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Bush outlines NATO conditions for Ukraine

Russian influence, corruption cited as hurdles to acceptance

WASHINGTON -- The United States supports expanding NATO to include Ukraine, a former Soviet republic now trying to loosen historic ties to Russia, but membership in the Western alliance is not guaranteed, President Bush said yesterday.

''There is a way forward in order to become a partner of the United States and other nations in NATO," Bush said during a joint press conference with Viktor Yushchenko, the populist politician whose Orange Revolution forced out Ukraine's pro-Russian government last year.

NATO membership is by invitation of the member states, and requires guarantees of political, military, and economic openness. For Ukraine, joining NATO would mean taking more decisive steps away from Russian influence and cleaning up systemic corruption.

''We want to help your government make the difficult decisions and difficult choices necessary to become available for membership in NATO," Bush said.

Bush gave Yushchenko the red-carpet treatment, welcoming him to the White House for the first time since the former Soviet republic went through a convulsive election fight last year that resulted in the defeat of the pro-Moscow prime minister.

''Today, the United States and Ukraine affirm a new era of strategic partnership between our nations and friendship between our peoples," read a statement issued by the two leaders.

''The ideals for the new Ukraine are the ideals shared by Western civilization," Yushchenko said through an interpreter.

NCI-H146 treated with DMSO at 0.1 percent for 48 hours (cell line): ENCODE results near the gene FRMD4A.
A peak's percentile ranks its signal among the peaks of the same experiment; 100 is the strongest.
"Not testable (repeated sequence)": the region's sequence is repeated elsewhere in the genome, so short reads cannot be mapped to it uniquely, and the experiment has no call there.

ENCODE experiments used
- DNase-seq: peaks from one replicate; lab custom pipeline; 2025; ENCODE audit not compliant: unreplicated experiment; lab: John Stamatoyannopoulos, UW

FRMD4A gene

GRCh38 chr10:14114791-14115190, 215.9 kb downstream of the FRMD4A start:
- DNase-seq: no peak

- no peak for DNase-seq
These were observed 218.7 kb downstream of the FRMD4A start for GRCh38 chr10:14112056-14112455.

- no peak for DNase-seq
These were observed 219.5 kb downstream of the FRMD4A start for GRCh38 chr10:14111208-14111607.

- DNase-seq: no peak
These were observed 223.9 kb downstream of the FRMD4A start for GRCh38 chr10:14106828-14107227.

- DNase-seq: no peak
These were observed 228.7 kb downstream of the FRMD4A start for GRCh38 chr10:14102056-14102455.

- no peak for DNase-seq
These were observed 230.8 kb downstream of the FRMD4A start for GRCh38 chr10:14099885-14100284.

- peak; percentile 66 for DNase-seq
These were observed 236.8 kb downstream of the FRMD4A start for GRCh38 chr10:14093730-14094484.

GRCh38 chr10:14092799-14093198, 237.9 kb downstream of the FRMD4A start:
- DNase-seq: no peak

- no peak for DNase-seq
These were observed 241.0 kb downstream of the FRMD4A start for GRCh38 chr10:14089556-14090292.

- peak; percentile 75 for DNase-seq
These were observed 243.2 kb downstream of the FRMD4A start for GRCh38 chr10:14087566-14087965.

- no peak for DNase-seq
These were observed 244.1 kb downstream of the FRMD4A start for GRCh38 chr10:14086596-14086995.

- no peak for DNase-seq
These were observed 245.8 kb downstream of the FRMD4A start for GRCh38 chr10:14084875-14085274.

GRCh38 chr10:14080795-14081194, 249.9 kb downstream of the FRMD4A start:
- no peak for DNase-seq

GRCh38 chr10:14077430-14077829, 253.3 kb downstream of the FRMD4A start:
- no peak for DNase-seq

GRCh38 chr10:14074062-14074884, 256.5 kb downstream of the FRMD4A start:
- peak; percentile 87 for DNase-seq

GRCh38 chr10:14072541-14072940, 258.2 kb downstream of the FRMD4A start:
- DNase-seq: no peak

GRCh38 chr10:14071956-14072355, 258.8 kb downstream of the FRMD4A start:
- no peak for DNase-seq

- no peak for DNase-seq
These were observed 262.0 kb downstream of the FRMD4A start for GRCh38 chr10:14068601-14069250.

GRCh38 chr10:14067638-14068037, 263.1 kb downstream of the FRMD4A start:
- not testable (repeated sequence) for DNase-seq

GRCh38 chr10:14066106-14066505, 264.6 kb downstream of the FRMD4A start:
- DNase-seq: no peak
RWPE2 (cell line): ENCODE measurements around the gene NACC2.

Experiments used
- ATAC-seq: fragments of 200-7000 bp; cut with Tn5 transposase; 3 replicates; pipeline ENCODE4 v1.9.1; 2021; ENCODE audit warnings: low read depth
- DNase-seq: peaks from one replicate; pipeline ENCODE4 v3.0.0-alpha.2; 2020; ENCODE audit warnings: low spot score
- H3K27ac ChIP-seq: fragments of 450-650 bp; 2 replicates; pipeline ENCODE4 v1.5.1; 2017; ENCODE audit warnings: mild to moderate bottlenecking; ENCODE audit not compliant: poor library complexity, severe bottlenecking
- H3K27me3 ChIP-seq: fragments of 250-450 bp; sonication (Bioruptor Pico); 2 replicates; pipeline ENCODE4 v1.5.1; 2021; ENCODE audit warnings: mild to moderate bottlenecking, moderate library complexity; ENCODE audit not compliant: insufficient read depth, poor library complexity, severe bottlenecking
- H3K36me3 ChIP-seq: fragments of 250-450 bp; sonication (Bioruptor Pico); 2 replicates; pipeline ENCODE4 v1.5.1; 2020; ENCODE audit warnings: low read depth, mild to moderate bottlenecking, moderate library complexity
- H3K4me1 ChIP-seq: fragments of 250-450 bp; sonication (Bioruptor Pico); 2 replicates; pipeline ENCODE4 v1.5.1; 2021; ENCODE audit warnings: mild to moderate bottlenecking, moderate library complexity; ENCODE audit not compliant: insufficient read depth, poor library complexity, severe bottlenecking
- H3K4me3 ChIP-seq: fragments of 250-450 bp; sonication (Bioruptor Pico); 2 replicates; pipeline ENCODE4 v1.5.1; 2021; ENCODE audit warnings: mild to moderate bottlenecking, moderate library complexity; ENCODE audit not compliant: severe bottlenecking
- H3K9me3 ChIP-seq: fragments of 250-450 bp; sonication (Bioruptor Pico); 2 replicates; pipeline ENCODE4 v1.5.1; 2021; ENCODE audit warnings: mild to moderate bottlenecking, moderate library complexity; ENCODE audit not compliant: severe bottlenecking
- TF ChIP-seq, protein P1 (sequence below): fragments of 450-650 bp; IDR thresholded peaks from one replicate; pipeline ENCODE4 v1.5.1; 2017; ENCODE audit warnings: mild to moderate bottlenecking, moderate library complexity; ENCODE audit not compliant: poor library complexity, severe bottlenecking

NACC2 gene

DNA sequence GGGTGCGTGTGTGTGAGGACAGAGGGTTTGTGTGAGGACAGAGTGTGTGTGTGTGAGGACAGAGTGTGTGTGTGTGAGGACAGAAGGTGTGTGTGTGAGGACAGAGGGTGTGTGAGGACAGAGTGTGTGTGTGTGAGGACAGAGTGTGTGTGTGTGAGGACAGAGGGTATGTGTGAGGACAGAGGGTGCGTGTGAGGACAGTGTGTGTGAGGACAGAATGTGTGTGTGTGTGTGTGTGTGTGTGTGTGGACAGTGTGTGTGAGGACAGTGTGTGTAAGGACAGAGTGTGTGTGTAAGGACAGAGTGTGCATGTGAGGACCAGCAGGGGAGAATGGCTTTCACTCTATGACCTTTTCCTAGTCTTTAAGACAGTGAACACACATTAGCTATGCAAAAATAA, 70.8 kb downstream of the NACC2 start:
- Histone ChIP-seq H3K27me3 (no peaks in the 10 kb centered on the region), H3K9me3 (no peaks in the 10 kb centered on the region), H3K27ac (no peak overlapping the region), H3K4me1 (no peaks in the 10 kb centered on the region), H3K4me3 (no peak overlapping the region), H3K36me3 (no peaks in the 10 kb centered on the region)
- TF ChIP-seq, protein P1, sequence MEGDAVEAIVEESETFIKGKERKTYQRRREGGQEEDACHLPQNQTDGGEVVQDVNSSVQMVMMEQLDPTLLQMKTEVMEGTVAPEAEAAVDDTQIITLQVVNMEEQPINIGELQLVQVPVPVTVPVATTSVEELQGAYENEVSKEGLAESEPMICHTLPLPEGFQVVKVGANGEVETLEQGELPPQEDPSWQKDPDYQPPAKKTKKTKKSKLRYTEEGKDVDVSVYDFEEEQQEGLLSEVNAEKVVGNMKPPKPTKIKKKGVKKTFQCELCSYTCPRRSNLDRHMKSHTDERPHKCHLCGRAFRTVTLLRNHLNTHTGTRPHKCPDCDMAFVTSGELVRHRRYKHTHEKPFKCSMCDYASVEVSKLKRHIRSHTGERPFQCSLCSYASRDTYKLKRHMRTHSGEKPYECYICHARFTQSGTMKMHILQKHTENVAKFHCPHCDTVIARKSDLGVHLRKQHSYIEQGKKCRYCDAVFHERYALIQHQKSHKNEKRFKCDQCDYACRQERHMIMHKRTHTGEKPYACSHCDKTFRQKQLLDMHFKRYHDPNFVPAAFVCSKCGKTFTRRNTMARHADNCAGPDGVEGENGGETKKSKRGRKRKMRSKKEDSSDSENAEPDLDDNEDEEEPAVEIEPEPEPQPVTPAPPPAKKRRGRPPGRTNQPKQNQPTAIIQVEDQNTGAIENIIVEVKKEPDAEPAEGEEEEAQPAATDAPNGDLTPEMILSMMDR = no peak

Yushchenko called corruption the number one problem at home. He has promised a thorough investigation of corruption and alleged political skullduggery during his predecessor's 10 years as president.

Yushchenko later spoke to the largest US business lobbying group, the US Chamber of Commerce, and sought to assure business leaders that Ukraine is trying to fight corruption and attract investments.

''I would like to clearly state that the rules of the game [have] changed in Ukraine, that the law is working in Ukraine," he said through an interpreter. He told business leaders that they would cut bribery from their budgets.

Yushchenko is on a three-day trip to the United States to lobby for aid and investment, win Washington's support for joining NATO, and greet Ukrainian-Americans.

The trip comes a little more than two months after Yushchenko took office after a dramatic popular uprising. Masses of supporters camped out in Kiev, claiming that a Kremlin-backed candidate stole the election. The government was forced to allow a second vote, which Yushchenko won.

After the election, Yushchenko claimed that the Russian-backed regime of his predecessor, Leonid Kuchma, had tried to assassinate him. Yushchenko suffered near-fatal dioxin poisoning during last fall's presidential election, which left his once-smooth face sallow and pocked.

Bush frequently points to Yushchenko's peaceful rise as an example of the power of democratic ideals. Bush and Secretary of State Condoleezza Rice have said that advancing Ukrainian-style democratic change is the unifying theme of Bush's second term.

Yesterday, Bush called Yushchenko ''an inspiration to all who love liberty," and said Yushchenko was the first world leader he called after his inauguration for a second term in January.

The two leaders stepped quickly past the most visible irritant in their new friendship. Yushchenko is withdrawing Ukraine's troops from Iraq.

The Ukrainian president today will receive the John F. Kennedy Profile in Courage Award from Caroline Kennedy and Senator Edward M. Kennedy at the Kennedy Library in Boston. He is scheduled to be back in Washington tomorrow to address a joint session of Congress.

Material from Reuters was included in this report.

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